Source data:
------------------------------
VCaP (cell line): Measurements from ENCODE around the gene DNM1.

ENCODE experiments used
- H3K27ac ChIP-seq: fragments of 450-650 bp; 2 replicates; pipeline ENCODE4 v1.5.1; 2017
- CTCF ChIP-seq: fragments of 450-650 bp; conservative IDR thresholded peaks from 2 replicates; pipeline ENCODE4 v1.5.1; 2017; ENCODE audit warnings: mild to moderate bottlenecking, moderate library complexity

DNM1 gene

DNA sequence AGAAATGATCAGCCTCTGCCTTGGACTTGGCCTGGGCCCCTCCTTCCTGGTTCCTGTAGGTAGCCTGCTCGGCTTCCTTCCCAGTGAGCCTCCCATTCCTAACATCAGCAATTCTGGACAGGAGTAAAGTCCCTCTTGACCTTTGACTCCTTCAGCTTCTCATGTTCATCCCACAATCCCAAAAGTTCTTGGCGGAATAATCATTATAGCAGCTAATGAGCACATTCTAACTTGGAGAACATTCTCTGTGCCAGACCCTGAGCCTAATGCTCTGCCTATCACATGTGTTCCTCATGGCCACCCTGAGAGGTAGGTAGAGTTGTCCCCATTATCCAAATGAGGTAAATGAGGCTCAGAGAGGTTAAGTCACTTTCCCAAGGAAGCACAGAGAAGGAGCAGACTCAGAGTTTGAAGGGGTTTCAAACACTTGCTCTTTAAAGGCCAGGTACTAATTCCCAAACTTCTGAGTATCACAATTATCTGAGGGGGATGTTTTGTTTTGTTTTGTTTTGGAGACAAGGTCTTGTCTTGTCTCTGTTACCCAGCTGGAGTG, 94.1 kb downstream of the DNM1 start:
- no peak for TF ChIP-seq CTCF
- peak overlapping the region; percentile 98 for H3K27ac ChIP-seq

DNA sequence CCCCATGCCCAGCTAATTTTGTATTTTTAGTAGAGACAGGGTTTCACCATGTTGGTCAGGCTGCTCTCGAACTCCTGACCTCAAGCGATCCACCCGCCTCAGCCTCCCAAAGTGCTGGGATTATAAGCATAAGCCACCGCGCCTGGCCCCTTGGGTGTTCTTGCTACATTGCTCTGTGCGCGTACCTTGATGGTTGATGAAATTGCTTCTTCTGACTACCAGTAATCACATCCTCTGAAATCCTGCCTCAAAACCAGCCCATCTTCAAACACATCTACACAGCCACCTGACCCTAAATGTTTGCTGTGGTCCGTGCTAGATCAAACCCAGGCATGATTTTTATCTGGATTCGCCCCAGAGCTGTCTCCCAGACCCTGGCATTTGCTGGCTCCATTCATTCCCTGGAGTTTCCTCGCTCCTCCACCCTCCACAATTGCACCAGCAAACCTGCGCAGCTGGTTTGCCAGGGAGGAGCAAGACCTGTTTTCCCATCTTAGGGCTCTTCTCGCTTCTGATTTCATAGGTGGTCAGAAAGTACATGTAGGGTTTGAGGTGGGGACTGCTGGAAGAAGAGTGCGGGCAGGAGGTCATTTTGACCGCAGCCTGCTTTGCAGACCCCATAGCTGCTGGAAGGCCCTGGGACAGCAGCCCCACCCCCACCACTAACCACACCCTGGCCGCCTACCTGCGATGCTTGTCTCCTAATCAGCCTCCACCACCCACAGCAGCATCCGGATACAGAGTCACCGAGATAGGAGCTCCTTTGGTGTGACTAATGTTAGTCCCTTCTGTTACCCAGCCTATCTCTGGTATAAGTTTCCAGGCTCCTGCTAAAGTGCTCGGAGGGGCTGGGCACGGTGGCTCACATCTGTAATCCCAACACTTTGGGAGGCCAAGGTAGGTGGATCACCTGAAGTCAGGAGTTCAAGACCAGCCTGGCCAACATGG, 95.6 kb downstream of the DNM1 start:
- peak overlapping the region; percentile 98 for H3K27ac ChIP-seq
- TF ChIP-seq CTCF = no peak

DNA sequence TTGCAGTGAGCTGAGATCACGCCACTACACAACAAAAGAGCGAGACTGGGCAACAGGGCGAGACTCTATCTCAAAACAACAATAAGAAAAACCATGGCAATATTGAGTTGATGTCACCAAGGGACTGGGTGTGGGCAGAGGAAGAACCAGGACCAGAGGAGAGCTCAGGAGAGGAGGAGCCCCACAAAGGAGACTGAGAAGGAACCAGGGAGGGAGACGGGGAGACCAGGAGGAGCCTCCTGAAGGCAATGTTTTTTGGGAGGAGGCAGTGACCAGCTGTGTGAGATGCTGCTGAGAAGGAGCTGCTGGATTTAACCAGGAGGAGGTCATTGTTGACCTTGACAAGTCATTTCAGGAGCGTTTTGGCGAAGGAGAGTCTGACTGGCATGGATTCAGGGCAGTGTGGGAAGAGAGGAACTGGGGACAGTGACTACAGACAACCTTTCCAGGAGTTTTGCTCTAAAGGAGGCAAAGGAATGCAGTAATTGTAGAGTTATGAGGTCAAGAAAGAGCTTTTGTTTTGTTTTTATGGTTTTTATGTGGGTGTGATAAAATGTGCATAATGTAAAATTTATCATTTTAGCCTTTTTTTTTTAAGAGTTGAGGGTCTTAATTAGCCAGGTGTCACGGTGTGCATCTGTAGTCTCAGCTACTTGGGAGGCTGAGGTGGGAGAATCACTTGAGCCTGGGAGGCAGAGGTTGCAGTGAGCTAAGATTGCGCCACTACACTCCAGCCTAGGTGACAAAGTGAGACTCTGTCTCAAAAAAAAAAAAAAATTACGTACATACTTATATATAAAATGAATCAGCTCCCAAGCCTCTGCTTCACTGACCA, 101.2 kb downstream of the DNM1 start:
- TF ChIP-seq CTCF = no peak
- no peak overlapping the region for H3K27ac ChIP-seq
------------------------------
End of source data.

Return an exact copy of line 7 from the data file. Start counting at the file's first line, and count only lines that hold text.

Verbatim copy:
- no peak for TF ChIP-seq CTCF